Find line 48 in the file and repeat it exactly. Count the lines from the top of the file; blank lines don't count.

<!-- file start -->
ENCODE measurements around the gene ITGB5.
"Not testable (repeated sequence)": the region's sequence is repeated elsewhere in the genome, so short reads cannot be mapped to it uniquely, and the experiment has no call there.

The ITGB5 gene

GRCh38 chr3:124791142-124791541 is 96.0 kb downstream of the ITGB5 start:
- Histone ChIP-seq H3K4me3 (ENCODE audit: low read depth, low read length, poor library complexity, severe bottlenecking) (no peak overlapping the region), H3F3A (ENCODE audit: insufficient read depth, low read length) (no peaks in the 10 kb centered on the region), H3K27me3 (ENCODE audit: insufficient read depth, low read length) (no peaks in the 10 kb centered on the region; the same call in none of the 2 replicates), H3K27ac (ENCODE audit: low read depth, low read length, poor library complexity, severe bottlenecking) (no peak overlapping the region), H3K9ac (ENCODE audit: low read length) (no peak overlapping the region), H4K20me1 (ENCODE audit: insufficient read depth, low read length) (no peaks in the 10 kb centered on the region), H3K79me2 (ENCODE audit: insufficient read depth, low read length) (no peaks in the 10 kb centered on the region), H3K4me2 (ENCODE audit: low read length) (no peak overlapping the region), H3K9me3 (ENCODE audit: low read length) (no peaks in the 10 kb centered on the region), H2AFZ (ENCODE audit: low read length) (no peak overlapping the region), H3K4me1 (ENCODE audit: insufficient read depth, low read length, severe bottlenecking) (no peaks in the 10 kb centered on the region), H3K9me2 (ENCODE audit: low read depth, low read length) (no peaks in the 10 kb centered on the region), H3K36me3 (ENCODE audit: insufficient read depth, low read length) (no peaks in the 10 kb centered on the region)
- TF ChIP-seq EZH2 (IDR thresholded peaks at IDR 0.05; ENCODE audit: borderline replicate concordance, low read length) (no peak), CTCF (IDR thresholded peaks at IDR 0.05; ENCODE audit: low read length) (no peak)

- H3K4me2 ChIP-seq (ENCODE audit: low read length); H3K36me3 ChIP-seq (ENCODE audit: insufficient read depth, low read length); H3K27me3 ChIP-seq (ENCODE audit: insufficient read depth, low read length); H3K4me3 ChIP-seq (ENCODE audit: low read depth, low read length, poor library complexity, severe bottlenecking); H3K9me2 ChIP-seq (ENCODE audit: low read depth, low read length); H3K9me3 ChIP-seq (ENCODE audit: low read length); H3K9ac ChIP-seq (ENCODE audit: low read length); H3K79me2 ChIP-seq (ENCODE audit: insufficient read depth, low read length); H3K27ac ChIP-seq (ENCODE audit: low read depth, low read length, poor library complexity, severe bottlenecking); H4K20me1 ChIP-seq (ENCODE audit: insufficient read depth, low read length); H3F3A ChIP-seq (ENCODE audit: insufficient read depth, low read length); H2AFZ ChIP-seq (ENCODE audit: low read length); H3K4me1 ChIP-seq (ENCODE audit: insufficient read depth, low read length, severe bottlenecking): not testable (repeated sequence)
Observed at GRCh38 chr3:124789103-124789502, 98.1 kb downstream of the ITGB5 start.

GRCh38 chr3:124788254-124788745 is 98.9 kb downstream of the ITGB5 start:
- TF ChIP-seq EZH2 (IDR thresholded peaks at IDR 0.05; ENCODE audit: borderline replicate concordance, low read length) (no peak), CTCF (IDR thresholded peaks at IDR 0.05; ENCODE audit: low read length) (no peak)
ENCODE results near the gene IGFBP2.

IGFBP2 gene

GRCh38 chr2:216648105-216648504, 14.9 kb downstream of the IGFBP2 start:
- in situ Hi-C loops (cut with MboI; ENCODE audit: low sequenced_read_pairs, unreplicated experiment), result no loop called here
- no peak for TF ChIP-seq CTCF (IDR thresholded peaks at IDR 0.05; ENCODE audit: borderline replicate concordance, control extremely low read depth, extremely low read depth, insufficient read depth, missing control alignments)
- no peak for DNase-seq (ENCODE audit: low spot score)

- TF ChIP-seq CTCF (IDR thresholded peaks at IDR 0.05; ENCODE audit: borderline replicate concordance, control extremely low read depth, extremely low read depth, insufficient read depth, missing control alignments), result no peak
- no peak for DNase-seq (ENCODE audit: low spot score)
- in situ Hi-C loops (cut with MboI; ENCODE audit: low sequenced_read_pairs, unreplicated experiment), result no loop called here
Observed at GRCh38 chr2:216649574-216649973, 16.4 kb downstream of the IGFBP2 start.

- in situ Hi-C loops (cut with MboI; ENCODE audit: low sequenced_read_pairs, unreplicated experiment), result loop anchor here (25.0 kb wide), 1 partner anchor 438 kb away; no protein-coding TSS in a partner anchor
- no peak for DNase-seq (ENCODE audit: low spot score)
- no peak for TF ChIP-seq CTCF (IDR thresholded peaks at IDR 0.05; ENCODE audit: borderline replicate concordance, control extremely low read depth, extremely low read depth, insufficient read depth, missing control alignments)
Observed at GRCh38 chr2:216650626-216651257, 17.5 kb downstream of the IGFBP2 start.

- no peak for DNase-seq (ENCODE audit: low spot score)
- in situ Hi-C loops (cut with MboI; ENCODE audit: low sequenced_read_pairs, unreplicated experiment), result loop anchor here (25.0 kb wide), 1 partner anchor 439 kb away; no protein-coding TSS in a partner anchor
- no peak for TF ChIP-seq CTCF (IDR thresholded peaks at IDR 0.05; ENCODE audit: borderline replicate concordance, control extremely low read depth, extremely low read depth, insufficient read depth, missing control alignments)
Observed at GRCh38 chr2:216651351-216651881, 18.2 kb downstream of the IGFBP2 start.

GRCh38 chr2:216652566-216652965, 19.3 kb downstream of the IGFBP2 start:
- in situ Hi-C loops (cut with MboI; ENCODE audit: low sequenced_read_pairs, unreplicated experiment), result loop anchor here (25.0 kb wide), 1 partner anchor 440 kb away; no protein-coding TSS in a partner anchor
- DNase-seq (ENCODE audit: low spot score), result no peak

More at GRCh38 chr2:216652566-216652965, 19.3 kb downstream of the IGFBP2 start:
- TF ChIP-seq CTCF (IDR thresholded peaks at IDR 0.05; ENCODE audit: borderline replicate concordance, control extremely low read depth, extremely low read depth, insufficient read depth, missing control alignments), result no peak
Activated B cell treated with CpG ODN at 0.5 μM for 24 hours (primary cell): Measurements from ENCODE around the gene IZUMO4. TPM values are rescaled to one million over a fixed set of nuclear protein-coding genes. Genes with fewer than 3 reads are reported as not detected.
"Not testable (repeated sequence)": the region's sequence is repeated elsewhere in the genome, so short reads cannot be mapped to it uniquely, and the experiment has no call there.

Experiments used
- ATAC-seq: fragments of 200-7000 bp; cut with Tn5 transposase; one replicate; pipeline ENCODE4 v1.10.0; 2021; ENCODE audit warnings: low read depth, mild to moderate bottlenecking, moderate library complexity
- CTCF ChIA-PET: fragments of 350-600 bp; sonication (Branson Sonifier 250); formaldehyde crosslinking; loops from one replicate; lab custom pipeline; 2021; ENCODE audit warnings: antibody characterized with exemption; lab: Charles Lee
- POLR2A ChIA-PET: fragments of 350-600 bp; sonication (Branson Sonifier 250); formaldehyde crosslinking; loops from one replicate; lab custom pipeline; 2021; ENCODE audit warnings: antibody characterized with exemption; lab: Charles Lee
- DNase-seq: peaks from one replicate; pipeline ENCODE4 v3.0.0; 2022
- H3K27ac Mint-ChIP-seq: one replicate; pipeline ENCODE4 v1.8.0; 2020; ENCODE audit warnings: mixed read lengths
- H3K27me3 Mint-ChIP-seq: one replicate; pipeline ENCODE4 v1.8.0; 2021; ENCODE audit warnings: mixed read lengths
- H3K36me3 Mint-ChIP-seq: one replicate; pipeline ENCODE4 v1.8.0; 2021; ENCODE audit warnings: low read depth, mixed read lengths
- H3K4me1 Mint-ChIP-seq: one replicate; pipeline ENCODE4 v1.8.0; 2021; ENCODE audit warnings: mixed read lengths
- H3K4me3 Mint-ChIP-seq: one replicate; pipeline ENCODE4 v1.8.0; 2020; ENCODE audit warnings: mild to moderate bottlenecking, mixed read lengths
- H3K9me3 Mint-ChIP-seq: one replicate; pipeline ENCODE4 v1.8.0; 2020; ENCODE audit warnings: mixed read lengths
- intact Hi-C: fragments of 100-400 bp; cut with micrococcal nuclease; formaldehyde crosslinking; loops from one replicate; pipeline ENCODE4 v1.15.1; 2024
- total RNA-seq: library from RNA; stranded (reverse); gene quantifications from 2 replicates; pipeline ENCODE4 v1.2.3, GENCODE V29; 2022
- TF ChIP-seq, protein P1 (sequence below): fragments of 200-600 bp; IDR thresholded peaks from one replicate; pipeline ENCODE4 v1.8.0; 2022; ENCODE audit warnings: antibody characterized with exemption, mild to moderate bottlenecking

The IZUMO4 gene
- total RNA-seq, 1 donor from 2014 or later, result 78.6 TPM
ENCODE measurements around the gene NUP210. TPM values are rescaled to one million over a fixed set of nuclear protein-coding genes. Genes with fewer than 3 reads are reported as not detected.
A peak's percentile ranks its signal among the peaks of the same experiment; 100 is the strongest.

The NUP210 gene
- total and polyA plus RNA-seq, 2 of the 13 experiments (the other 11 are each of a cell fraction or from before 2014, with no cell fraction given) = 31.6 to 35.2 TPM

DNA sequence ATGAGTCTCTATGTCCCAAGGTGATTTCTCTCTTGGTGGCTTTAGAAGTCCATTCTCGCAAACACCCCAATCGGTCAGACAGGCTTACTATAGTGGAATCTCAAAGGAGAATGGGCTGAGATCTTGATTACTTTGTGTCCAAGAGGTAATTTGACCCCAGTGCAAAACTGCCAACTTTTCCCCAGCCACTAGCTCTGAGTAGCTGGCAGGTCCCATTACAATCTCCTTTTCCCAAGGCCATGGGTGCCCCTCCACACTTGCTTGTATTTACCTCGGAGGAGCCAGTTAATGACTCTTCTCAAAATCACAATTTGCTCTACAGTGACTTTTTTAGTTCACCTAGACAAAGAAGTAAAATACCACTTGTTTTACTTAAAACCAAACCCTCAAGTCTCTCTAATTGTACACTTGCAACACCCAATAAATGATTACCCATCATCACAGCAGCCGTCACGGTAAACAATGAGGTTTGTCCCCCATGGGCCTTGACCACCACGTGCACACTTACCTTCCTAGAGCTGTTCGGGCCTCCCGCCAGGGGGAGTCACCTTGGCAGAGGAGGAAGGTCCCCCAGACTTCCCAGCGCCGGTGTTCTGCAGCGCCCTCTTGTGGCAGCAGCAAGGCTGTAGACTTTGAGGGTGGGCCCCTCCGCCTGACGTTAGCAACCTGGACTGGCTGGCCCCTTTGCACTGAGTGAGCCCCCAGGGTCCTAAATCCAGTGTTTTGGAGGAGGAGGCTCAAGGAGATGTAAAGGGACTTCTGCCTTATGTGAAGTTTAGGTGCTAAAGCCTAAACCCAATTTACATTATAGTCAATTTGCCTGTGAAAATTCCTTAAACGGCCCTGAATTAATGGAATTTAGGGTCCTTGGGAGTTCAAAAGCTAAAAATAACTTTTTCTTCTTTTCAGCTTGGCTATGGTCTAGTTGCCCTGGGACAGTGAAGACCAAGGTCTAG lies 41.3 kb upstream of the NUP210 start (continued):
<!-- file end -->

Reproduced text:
- total RNA-seq: library from RNA; stranded (reverse); gene quantifications from 2 replicates; pipeline ENCODE4 v1.2.3, GENCODE V29; 2022